And even though we acknowledge the excess that defined the whole thing, we’re also oddly rapacious to have the kind of recognition the decade gave us. Especially if we were born as products of its aesthetic, and are now growing up in the aftershocks. I myself come from quality yuppie stock. My parents were high-level corporate executives in blocky power suits. They tried sushi. They bought furniture from Crate and Barrel. They bore children named Alexandra and Mackenzie. Hell, my mom is still hoping that if she just waits long enough, puffy hair and shoulder pads will finally come back. (“My shoulders aren’t broad enough otherwise,” she often notes.) My parents’ truncated record collection, which ends abruptly after 1987, contains a fair share of their 70’s rock/folk favorites, but once you hit 1980, the sound is all smooth jazz and synthesizer. And they didn’t even buy many records at that point in their lives.

For the folks about ten years younger than them, I can only imagine what it must have felt like to come of age then, especially musically. Unless you were a dedicated anachronist or a member of an underground scene, synthesizer was just the way popular music sounded. If you went back to 1985 with your Mr. Fusion and took a poll, they’d tell you that synth was just the direction the history of music had taken, that we’d crossed over into new technology and weren’t planning to go back. (Then, they’d probably play you a few bars of “The Power of Love”.)

Both of the albums in my rotation right now try to deal with this history, albeit in different ways. Saturdays = Youth, as its title implies, is all about nostalgia. Take “Kim & Jessie,” the album’s most compelling track. Its lyrics are sad and nostalgic, about the ephemeral nature of time and teenage escape. Yet the driving synths, the keyboard overlays, and the other 80’s touches add a driving force to the song: it feels tough, resilient, over-the-top at times. It seems to suggest that the memory of the celebratory, decadent 80’s has overwhelmed its moments of vulnerability– a major assertion of David Mitchell’s equally wistful Black Swan Green. At the same time, however, “Kim & Jessie” poignantly suggests why teenagers are so attached to music: it adds sweep and grandeur to the tiny disappointments of their lives.

Awesome Record takes an even more layered route to understanding 80’s nostalgia. I think Tim and Eric’s show has been so reviled by so many people because its essential comedic premise is really, really obscure, to the point of meta. The show is not content to parody 80’s tropes; it wants to parody how people absorbed and used (and frequently mis-used) them, and what a strong hold they still seem to have on the national consciousness.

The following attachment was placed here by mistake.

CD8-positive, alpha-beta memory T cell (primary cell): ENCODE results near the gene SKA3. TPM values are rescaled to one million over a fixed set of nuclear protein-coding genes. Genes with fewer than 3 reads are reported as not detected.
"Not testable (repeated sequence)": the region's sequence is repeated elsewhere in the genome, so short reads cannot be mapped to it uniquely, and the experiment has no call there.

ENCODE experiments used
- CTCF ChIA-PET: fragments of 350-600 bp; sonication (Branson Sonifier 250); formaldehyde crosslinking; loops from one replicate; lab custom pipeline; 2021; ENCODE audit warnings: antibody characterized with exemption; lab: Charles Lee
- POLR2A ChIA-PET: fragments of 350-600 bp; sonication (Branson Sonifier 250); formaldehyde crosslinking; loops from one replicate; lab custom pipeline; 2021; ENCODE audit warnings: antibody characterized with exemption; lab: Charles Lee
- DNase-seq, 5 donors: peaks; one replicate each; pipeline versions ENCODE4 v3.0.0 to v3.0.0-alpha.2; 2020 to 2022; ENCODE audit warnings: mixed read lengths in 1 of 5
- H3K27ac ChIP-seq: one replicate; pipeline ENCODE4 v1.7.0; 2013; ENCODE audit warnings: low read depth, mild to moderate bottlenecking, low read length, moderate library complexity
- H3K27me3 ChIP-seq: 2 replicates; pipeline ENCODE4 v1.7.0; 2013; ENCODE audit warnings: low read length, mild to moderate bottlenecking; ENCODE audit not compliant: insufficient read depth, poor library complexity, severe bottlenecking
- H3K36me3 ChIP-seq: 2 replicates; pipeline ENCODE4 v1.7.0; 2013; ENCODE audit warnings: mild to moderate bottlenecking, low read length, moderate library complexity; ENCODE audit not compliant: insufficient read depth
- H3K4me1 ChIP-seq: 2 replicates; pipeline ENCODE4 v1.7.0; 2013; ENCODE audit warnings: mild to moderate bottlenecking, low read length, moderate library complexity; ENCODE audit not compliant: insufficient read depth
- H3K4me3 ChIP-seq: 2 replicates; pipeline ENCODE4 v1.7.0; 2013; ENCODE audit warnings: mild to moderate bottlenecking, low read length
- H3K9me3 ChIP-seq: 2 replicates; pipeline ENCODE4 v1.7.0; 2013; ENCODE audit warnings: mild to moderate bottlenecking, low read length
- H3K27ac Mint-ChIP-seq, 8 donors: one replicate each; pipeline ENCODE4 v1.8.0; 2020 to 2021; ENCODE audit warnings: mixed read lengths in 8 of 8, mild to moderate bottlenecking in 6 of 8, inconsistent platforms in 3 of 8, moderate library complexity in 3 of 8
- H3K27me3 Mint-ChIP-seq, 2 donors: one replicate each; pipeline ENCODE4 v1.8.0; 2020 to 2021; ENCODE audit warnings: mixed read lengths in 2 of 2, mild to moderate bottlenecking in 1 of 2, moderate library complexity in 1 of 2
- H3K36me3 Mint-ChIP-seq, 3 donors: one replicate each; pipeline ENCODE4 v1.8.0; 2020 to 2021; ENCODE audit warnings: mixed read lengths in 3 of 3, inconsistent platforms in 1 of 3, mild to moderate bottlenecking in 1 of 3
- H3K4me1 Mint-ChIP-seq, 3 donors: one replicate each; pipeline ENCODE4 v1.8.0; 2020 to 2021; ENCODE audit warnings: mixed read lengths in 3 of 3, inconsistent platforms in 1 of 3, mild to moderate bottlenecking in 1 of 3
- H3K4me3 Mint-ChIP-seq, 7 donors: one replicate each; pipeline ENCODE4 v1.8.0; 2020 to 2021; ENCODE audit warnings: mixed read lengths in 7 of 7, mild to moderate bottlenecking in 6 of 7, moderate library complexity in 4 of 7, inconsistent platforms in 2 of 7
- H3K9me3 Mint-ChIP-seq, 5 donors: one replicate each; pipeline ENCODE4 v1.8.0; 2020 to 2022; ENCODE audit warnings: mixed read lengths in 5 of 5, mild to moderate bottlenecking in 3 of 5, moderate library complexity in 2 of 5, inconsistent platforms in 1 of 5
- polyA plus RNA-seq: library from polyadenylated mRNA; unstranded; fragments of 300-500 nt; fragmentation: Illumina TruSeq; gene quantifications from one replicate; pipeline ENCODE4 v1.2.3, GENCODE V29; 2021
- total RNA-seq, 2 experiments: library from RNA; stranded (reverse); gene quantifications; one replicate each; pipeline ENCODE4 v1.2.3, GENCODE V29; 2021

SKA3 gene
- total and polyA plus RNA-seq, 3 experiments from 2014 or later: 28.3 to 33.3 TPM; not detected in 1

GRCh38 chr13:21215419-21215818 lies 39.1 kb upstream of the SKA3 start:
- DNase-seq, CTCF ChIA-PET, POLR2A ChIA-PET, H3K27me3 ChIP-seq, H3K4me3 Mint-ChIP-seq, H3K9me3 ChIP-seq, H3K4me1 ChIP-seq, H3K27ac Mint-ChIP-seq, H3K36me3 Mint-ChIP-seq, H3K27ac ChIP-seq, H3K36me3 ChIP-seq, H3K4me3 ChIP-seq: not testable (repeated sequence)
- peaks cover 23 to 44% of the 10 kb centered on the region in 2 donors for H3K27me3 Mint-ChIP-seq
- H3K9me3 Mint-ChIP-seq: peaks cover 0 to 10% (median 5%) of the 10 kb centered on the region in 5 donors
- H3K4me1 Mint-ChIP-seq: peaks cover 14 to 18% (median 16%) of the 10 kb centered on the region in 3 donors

Consider, for example, the fake song “Come Over,” which appears with literally no context on the show. (Sorry for the link, WordPress is refusing to embed Adult Swim’s video player for some reason.)

So this clip is funny on the level of straight parody of the 80’s, right? It has karaoke, which was big then, and the weird whitewashed images that appeared in karaoke video tracks. But then it adds an extra level, because the adaptation is obviously pretty failed: the song is way too explicit about what “coming over” means, to the point of being gross, and the woman in the video is really old and overweight. Hell, the woman isn’t even singing correctly: it sounds like she’s having a bad run at the local bar, circa 1987 or so.

Or take this one, the most strange of the show’s various “Kid Break” segments.

So the initial 80’s parody is all of those weird PSAs targeted at kids: that’s the silly music, the weird graphics that are done in that “chalkboard” font, the obvious grown-ups in their kiddie outfits. But again, there’s the second layer: like “Come Over,” the song is way more revealing than it should be, to the point of being embarrassing. And when the display shows it was paid for by a government initiative, it’s almost like an over-the-top edition of the “diversity” PSAs of the late 80’s– do people who sit down when they pee really need a champion to keep them from being discriminated against?

The fact that both of these albums are of such recent vintage, but so clearly obsessed with the implications of the 80’s, suggests that the vogue of obsession with that decade is not over (try as VH1 might to burn us all out). Is it nostalgia? Is it embarrassment? Is it a longing for a world in which everyone was kind of a big deal? I guess you could say it’s a mix of all these things, a synthesis of all things synthesizer. Until we’ve really seen it for what it is, however, I wonder if we’ll ever get over it. Unfortunately, to paraphrase Thomas Hardy, you can’t go back to the future again. Unless one of you folks has a flux capacitor handy.